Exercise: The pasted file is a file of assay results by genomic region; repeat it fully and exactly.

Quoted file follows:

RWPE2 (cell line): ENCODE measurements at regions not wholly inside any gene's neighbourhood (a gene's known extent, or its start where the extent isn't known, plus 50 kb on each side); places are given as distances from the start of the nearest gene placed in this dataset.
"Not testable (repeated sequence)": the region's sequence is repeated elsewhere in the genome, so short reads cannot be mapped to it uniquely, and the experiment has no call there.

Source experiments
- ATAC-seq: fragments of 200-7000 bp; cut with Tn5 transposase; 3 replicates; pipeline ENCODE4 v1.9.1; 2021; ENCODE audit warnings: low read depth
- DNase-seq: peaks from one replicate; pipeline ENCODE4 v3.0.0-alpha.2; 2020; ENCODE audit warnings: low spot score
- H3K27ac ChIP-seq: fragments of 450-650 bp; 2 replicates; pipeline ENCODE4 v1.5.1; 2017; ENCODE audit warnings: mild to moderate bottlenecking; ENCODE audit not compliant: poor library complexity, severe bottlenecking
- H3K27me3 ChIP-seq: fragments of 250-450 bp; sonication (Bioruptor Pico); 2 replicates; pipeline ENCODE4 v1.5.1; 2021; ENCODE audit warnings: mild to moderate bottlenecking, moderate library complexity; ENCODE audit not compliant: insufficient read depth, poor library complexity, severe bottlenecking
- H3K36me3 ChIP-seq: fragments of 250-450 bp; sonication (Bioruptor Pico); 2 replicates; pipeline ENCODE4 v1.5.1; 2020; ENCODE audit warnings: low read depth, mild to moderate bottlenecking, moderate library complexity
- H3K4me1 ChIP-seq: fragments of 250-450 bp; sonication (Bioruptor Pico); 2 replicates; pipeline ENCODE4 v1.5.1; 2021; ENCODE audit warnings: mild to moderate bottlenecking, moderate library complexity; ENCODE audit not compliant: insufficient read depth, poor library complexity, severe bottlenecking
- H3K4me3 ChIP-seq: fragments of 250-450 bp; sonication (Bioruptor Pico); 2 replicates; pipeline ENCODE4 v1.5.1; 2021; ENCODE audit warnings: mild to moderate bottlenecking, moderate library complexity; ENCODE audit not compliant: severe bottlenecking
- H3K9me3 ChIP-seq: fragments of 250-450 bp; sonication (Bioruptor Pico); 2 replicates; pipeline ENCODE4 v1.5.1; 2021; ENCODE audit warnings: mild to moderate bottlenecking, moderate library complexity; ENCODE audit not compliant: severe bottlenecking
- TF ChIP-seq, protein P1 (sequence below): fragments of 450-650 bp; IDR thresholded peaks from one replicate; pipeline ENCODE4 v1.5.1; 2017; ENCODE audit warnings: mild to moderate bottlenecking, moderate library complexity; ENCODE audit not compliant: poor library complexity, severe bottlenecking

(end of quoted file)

RWPE2 (cell line): ENCODE measurements at regions not wholly inside any gene's neighbourhood (a gene's known extent, or its start where the extent isn't known, plus 50 kb on each side); places are given as distances from the start of the nearest gene placed in this dataset.
"Not testable (repeated sequence)": the region's sequence is repeated elsewhere in the genome, so short reads cannot be mapped to it uniquely, and the experiment has no call there.

Source experiments
- ATAC-seq: fragments of 200-7000 bp; cut with Tn5 transposase; 3 replicates; pipeline ENCODE4 v1.9.1; 2021; ENCODE audit warnings: low read depth
- DNase-seq: peaks from one replicate; pipeline ENCODE4 v3.0.0-alpha.2; 2020; ENCODE audit warnings: low spot score
- H3K27ac ChIP-seq: fragments of 450-650 bp; 2 replicates; pipeline ENCODE4 v1.5.1; 2017; ENCODE audit warnings: mild to moderate bottlenecking; ENCODE audit not compliant: poor library complexity, severe bottlenecking
- H3K27me3 ChIP-seq: fragments of 250-450 bp; sonication (Bioruptor Pico); 2 replicates; pipeline ENCODE4 v1.5.1; 2021; ENCODE audit warnings: mild to moderate bottlenecking, moderate library complexity; ENCODE audit not compliant: insufficient read depth, poor library complexity, severe bottlenecking
- H3K36me3 ChIP-seq: fragments of 250-450 bp; sonication (Bioruptor Pico); 2 replicates; pipeline ENCODE4 v1.5.1; 2020; ENCODE audit warnings: low read depth, mild to moderate bottlenecking, moderate library complexity
- H3K4me1 ChIP-seq: fragments of 250-450 bp; sonication (Bioruptor Pico); 2 replicates; pipeline ENCODE4 v1.5.1; 2021; ENCODE audit warnings: mild to moderate bottlenecking, moderate library complexity; ENCODE audit not compliant: insufficient read depth, poor library complexity, severe bottlenecking
- H3K4me3 ChIP-seq: fragments of 250-450 bp; sonication (Bioruptor Pico); 2 replicates; pipeline ENCODE4 v1.5.1; 2021; ENCODE audit warnings: mild to moderate bottlenecking, moderate library complexity; ENCODE audit not compliant: severe bottlenecking
- H3K9me3 ChIP-seq: fragments of 250-450 bp; sonication (Bioruptor Pico); 2 replicates; pipeline ENCODE4 v1.5.1; 2021; ENCODE audit warnings: mild to moderate bottlenecking, moderate library complexity; ENCODE audit not compliant: severe bottlenecking
- TF ChIP-seq, protein P1 (sequence below): fragments of 450-650 bp; IDR thresholded peaks from one replicate; pipeline ENCODE4 v1.5.1; 2017; ENCODE audit warnings: mild to moderate bottlenecking, moderate library complexity; ENCODE audit not compliant: poor library complexity, severe bottlenecking